5. Activities of the Respondent
The Respondent asserts as fact in the Response that it is a developer of Internet sites and related software. This claim is elaborated on in the Respondent’s response to the further statements requested by the Panel on 4 July, 2000, in which the Respondent states:
"Starting in 1995, the Respondent had established a company called Webwurx Multimedia Inc. which focused on the development of Internet websites and email services for various clients in the North American marketplace. Websites developed by Respondent include:
During 1996, the Respondent began developing websites for themselves and created some promising products including: CardBuilder.com (a free online greeting card site - now called Ecards.com), FantasyTeam.com (a sports contest website), MegaMail.com (a secure online messaging system), QuickChat (a full-function chat system) as well as software for interactive games. . . .Along with and complimentary to these products, Webwurx also focused on emerging technologies such as sound and video and developed prototype applications for use in these areas. Some of these technologies were incorporated into the websites referred to above."
6. The Complainant’s Contentions in the Complaint
6.1 The Complaint asserts that each of the elements specified in paragraph 4(a) of the Policy have been satisfied.
6.2 In reference to the element described in paragraph 4(a)(i) of the Policy, the Complaint asserts that the domain name in dispute is identical to the Mark "save for the addition of the .com TLD suffix".
6.3 In reference to the element in paragraph 4(a)(ii) of the Policy, the Complaint asserts that the Respondent has no legitimate interest in the domain name. In particular, the Complaint submits that the Respondent (in regard to paragraph 4(c) of the Policy):
- Has not made any use of, or demonstrable preparations to use, the Disputed Domain Name in connection with a bona fide offering of goods and services.
- Is not (whether as an individual, business or other organisation) commonly known by the Disputed Domain name; and
- Is not making legitimate non-commercial or fair use of the Disputed Domain Name without intent for commercial gain.
6.4 In reference to the requirement of paragraph 4(a)(iii) of the Policy, the Complaint asserts that the Respondent has registered and is using the domain name in dispute in bad faith, in that it was registered primarily for the purpose of selling or otherwise transferring it to the Complainant or to a third party, for valuable consideration in excess of the out-of-pocket expenses related directly to it (as referred to in paragraph 4(b)(i) of the Policy)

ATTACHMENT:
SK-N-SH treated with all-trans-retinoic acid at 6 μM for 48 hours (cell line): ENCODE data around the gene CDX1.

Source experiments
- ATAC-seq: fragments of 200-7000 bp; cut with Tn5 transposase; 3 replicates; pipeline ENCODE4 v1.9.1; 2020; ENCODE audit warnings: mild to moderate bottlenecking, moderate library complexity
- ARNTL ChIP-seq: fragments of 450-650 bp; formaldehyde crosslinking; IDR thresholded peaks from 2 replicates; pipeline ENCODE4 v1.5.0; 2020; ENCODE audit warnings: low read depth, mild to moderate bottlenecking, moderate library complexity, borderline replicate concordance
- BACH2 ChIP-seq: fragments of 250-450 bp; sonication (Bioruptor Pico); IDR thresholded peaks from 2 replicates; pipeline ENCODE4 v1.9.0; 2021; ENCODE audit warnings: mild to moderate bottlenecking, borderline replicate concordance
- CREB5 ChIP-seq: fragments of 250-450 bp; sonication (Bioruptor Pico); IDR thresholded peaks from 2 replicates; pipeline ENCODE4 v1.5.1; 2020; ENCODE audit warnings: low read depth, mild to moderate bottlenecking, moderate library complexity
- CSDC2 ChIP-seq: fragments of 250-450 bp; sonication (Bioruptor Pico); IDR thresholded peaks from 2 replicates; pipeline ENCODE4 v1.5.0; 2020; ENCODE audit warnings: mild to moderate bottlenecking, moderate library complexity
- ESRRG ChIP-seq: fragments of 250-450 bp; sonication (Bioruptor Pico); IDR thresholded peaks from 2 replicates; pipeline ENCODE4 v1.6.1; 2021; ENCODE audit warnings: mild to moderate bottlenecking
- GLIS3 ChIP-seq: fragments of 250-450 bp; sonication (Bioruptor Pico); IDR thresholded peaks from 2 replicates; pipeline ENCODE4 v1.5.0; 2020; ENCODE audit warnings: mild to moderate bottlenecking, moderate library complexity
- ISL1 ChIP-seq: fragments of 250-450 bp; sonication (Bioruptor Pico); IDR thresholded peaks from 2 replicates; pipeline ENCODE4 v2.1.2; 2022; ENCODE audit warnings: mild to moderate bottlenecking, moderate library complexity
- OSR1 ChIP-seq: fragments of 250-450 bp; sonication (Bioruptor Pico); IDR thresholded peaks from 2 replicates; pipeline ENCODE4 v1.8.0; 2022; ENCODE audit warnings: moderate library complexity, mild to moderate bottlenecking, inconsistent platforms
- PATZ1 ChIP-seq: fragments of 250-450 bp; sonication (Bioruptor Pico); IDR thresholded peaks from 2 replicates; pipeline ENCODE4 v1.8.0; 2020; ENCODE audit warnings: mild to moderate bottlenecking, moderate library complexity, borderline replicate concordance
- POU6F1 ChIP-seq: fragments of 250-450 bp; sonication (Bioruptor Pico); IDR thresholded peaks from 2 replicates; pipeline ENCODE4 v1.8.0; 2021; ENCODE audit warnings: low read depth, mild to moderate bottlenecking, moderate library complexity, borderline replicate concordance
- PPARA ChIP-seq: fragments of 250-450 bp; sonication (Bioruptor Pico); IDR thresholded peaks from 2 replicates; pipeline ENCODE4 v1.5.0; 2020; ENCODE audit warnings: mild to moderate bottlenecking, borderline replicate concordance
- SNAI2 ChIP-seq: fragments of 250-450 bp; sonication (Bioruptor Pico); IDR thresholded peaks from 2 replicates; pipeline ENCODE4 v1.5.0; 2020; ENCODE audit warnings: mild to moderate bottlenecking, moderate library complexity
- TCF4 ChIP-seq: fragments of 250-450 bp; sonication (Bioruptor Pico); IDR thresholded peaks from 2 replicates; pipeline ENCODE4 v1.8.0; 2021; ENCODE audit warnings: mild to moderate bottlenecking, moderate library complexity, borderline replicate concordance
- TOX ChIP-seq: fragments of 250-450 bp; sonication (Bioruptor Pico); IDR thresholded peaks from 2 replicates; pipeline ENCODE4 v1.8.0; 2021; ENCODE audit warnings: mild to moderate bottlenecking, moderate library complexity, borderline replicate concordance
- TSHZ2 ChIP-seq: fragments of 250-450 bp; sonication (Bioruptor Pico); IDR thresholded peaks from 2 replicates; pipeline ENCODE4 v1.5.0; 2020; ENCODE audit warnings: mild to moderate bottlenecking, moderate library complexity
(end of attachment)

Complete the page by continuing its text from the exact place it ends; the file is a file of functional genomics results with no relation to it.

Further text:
6.5 In support of this allegation the Complaint refers to the fact that the domain name in dispute is re-directed to a website with the domain name comnetwork.com. It is evident from Annex E - F of the Complaint that the comnetwork.com site is an auction site through which an interested party can bid on many domain names, including the domain name in dispute. This is evidenced by the introductory page to the site, as reproduced in Annex E to the Complaint, which states:
" Members of the ComNetwork met in Las Vegas during the North American Broadcasters (NAB2000) conference in an attempt to raise awareness surrounding the state of the domain name system and to offer for sale some of their domain name holdings . . . .some key broadcasting names that could be available to your company for immediate development are . . .VideoNet.com .."
7. The Respondent’s Contentions in the Response
7.1 The Response does not refute the allegation in the Complaint that the domain name in dispute is identical to the Complainant’s Mark. However, the Response asserts that the words "video" and "net" are generic words, in respect of which the Complainant therefore cannot claim exclusive rights. As a result, the Response submits that by choosing these words the Complainant must accept the risk that others will also use them.
7.2 In relation to the allegation in the Complaint that the Respondent has no legitimate interest in the domain name in dispute, the Response submits that the Respondent did originally use the domain name for a valid commercial purpose. The Response states that:
"The Respondent developed a software package for viewing on the Internet. The software was replaced by more advanced software developments in the marketplace, and the development of the website was halted. The site was active in 1997."
This statement is supported by Exhibit F to the Response, which contains a print-out of what is alleged to be the website that was active in 1997 at the address of the domain name in dispute.
7.3 In answer to the allegation in the Complaint that the domain name in dispute was registered and is being used in bad faith, the Response submits that the domain name could not be said to have been acquired by the Respondent for any of the purposes described in paragraph 4(b) of the Policy, as it was registered before the Respondent had even become aware of the Complainant. In support of this contention, the Response cites the following:
(i) the Complainant’s Mark was not famous, and as a result the Respondent cannot be expected to have heard of the Complainant; and
(ii) when the Respondent applied for the domain name in dispute he conducted a Canadian and United States trade mark search, and found no registration for the Complainant.
7.4 In addition to refuting the allegations made in the Complaint, the Response asserts that the Complaint is an overt attempt at reverse domain name hijacking, and that in relation to the letter received from the Complainant’s lawyers (offering to purchase the domain name rather than pursuing the ICANN procedure), dated May 26, 2000: